Scientists warn that nearly 40% of all species could be facing extinction by 2100. The good news is, we have a powerful legal tool to fight this biodiversity crisis.
For 50 years, the Endangered Species Act (ESA) has saved species from the brink of collapse. Ninety-nine percent of plants and animals that have received protection under the law have been spared from extinction.
Earthjustice uses the ESA to go to court and defend species from overharvesting, habitat destruction, and many other threats. We also advocate for extending the law’s protections to imperiled species that need them. Here are three animals we’re fighting for:
Yellowstone Grizzly Bear
By 1975, human expansion, habitat destruction, and aggressive hunting had reduced U.S. grizzly bears to only 2% of their former population.
To save the species, the government protected grizzlies under the ESA. In the greater Yellowstone ecosystem, which has the most isolated grizzly bear population, scientists and government agencies worked together to suspend hunting and establish large, protected areas.
Yet the Yellowstone grizzlies’ recovery remains fragile, and we continue to defend them against proposals to strip away their ESA protections, which could lead to persecution, poisoning, sport hunting, and habitat destruction. Most recently in 2020, we won a court victory against just such a proposal from the Trump administration. Federal protections are the strongest defense Yellowstone grizzlies have against history repeating.
There were once up to 2 million gray wolves living in North America, but the animals were driven to near-extinction in the lower 48 states by the early 1900s.
Decimated by decades of unregulated slaughter and persecution, gray wolves were pushed to the brink of extinction in the continental U.S. In 1973, they became one of the first animals to appear on the endangered species list. Their return to Yellowstone National Park shows how the health of one species can affect an entire ecosystem: As the wolves came back, they restored balance to the elk population, which allowed overgrazed willows and aspen to regrow, helping many other plants and animals thrive.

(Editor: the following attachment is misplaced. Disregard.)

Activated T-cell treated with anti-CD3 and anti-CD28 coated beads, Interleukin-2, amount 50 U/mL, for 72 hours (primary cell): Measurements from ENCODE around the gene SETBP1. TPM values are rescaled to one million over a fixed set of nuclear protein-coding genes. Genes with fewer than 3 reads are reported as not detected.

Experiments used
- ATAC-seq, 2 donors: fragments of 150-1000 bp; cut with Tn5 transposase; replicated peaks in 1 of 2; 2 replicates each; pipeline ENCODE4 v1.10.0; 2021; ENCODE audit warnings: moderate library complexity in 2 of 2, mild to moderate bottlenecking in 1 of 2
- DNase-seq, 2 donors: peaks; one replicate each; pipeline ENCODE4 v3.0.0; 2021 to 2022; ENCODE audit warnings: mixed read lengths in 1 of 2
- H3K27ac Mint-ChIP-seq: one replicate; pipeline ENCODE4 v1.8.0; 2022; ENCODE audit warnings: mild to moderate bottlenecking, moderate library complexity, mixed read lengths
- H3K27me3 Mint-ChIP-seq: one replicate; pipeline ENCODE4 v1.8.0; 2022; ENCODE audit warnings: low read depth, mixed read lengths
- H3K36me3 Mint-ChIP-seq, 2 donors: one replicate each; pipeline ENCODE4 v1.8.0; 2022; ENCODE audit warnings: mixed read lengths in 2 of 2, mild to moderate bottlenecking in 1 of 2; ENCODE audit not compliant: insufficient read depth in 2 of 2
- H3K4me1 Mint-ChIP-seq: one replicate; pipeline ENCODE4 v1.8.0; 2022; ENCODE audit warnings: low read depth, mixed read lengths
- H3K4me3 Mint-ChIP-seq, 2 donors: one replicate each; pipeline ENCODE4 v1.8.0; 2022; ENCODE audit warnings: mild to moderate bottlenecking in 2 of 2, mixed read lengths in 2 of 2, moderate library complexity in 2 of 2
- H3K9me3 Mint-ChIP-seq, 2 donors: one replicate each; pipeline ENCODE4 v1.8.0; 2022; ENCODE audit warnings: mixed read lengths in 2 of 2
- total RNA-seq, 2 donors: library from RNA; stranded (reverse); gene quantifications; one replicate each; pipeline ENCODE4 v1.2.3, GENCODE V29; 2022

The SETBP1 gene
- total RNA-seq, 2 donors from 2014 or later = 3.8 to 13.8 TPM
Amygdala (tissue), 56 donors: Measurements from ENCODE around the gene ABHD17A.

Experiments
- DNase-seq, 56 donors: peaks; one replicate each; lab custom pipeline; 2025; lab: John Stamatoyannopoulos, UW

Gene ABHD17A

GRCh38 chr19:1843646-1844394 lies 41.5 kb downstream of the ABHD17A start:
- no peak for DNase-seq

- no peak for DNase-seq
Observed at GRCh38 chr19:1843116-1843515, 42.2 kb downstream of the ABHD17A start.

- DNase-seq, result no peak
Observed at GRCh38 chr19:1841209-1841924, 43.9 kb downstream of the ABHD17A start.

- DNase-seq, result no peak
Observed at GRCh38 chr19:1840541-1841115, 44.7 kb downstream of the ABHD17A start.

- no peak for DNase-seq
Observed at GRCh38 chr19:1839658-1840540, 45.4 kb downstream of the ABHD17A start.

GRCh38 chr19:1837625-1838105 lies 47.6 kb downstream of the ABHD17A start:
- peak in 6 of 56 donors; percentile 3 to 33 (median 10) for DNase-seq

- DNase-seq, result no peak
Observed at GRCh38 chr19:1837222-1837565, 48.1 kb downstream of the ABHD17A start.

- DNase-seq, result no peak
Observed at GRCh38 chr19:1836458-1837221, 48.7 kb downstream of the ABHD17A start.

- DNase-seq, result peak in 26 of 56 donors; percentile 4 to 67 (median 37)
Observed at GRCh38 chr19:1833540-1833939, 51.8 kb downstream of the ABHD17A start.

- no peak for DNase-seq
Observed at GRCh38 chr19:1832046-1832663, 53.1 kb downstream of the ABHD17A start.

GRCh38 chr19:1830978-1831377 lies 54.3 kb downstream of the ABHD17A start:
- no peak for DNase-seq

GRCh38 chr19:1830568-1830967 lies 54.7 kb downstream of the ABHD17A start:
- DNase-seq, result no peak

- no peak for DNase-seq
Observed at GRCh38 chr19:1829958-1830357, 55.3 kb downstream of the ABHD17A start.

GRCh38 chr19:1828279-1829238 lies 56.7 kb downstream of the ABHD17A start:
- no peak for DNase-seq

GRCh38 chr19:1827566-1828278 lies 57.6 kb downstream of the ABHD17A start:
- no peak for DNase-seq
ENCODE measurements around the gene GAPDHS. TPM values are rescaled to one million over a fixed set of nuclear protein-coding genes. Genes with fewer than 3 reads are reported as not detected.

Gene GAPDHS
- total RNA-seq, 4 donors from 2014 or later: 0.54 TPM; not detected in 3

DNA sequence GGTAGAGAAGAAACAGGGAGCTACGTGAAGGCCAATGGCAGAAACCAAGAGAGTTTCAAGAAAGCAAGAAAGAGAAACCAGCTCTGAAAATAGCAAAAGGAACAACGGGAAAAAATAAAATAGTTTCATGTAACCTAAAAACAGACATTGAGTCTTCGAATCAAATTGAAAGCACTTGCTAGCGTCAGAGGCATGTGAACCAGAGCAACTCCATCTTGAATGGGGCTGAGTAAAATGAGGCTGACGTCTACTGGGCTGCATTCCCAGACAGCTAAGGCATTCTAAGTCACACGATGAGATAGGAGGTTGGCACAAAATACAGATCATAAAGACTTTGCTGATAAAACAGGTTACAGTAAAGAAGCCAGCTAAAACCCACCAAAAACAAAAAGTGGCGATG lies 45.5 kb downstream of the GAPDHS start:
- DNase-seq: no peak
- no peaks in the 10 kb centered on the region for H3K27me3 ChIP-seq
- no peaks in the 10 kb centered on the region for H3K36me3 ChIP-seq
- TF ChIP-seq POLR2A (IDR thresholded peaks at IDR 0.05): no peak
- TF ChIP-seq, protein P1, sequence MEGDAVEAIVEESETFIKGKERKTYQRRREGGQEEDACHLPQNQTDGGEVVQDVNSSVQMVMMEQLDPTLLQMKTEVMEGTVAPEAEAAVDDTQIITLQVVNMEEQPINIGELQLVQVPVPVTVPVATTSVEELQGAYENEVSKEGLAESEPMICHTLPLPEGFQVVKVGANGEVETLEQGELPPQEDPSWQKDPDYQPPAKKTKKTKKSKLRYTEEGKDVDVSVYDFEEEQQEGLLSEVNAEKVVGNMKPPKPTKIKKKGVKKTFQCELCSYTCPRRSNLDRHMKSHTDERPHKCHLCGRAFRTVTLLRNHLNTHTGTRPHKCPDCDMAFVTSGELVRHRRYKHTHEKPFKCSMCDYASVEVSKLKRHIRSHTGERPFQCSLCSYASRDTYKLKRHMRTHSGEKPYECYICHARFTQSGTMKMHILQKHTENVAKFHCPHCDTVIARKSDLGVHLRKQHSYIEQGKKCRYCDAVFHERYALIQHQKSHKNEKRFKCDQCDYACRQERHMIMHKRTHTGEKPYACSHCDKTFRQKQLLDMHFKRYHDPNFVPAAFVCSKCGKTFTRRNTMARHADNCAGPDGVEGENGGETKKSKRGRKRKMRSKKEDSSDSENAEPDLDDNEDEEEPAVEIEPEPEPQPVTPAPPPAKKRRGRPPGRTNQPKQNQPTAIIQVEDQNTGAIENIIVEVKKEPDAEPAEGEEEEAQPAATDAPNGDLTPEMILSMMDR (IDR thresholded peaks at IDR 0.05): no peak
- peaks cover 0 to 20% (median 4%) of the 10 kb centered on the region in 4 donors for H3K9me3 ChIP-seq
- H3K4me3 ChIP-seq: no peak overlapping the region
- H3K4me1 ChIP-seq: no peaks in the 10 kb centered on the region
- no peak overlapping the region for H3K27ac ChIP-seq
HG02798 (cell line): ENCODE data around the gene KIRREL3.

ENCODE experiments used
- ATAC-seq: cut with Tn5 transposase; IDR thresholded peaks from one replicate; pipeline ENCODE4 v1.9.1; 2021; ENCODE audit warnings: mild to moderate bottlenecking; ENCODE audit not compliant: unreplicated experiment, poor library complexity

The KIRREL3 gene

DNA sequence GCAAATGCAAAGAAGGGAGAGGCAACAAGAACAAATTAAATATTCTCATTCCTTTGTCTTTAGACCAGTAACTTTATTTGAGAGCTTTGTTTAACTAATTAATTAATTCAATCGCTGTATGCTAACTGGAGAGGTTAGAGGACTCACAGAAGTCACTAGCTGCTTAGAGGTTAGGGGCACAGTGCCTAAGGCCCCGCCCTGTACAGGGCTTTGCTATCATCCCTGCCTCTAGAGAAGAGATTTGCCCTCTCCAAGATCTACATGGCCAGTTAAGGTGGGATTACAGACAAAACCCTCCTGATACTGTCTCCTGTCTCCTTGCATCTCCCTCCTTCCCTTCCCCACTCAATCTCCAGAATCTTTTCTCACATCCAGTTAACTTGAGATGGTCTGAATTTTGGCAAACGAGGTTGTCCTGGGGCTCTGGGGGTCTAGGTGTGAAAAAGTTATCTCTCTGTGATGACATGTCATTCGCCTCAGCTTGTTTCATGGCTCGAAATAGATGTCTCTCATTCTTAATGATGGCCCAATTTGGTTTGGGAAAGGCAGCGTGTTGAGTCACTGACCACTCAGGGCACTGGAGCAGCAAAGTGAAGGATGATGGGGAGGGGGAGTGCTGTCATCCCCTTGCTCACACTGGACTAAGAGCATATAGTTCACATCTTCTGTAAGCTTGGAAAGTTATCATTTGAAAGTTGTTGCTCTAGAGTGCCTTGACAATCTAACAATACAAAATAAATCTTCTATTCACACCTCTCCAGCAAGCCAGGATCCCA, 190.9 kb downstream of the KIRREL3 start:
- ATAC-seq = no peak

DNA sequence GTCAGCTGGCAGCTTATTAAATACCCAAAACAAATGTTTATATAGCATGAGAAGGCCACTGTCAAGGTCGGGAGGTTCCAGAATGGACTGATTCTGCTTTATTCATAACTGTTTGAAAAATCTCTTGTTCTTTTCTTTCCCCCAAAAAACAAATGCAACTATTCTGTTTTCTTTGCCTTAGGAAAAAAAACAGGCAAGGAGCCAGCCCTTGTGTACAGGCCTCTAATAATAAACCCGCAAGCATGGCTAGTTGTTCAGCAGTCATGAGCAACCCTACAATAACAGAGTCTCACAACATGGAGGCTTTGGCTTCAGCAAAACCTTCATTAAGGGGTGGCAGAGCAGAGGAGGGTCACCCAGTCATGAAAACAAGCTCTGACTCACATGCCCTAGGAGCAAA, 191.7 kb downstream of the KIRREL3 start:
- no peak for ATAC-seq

Earthjustice has used the ESA to fight for wolf recovery for more than three decades. After the Trump administration illegally removed wolves from the endangered species list without sound scientific reasons, we represented conservation groups in a successful legal fight to restore ESA protections in almost every state. We are now litigating to stop wolves from being hunted with brutal traps in Idaho, one of the few states where such practices are still allowed.
Wolverines are small but mighty. Though they can weigh as little as 20 pounds, they take on much larger prey, like moose. Their populations have clung to survival despite over a century of trapping, habitat loss, and climate change.
The wolverine is a tough-as-nails creature that’s nevertheless extremely vulnerable to climate change and development. (Nazzu/Shutterstock)
Currently, no more than 300 wolverines remain in the lower 48 states. That’s why Earthjustice and other conservation groups have worked for more than two decades to establish federal protections not only for the species, but also for the integrated ecosystems that sustain their prey and habitat.
In 2020, we challenged a U.S. Fish and Wildlife Service (FWS) decision to deny wolverines protection under the ESA, despite a body of scientific evidence showing that wolverines are declining from industry development and declining snowpack. Last year, a court sided with us and granted wolverines candidate status under the ESA. The FWS is currently reviewing whether to finally list wolverines as “threatened” under the Endangered Species Act.
These animals are just a few of the species Earthjustice is protecting through the power of the law. Learn more about the wildlife we’re fighting for.